Have you ever been patiently waiting for a proper offer or rejection from a company? This is for you.
So here’s a topic that absolutely rubs me the wrong way. Many of my job-hunting friends and social followers have mentioned that these days interviewing for a new position can require not one, not two, but sometimes three interviews for a candidate to seriously be considered. I guess I can understand that, especially since companies have no wiggle room to go with a candidate who is not deemed “perfect” for the position. That said, sometimes you’re not the perfect one and after doing the telephone interview, filling out the online application, meeting with the day-to-day boss, taking a company tour, presenting a PowerPoint presentation, having a drinky drink with the muckety-mucks (yes, it’s happened… not to me, but I’m just sayin’) and answering questions from the company’s board of directors, you don’t get the job. Okay, life sucks.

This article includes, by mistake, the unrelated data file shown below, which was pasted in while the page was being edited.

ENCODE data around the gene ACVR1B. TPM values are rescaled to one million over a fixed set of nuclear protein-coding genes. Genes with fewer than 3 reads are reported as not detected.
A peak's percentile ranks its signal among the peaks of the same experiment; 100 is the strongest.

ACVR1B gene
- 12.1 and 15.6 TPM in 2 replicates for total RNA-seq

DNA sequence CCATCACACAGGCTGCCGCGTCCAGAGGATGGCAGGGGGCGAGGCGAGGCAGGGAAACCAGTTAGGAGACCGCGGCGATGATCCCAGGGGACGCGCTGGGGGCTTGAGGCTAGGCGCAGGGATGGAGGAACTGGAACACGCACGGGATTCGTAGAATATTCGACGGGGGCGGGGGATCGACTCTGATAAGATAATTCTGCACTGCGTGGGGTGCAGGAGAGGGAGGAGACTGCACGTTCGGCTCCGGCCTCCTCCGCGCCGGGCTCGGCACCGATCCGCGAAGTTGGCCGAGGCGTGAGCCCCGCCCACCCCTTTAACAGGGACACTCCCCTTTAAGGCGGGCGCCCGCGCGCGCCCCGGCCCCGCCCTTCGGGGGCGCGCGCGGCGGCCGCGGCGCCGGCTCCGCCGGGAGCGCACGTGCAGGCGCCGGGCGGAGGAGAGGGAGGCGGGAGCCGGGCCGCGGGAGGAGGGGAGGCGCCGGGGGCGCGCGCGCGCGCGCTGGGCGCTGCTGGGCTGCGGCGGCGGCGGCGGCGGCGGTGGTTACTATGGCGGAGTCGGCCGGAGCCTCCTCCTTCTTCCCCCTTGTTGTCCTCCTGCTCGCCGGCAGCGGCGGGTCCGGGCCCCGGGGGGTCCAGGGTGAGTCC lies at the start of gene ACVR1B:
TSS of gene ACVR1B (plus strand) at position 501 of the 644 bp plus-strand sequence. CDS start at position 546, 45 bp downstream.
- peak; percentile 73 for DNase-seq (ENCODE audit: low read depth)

But what’s worse is jumping through all of these hoops for weeks, sometimes, months on end, only to get to hear CRICKETS from the hiring manager. Whether you’re a hiring manager, an HR specialist, an executive recruiter or the CEO himself, if YOU are the last point of contact between the candidate and the company then you need to FOLLOW-UP, immediately! If you are reading this and you're a little pissed off by something I've said, then GUILTY AS CHARGED. You gain nothing when you don’t let the candidate know of the outcome of a potential job opportunity (stop hedging, if she's not the one for the job, she won't be the one when you hire her). And if the answer is a NO, then tell them immediately. It’s really interviewing 101, right? As a career expert, I’m constantly reminding job seekers to follow-up, follow-through and be courteous and gracious. The all-important thank you note is a tool for job seekers everywhere. Is it too much to ask employees to do the same?
I think as hiring managers we can sometimes be forgettable of the fear and sheer terror that job-seekers endure ("I am good enough?" "Did they like me?" "Did I say the right things?") when they are told that they are in the running only for the emails to stop coming and the phone to go silent. I personally wouldn’t wish that on anyone. If they don’t have the job, tell them and move on.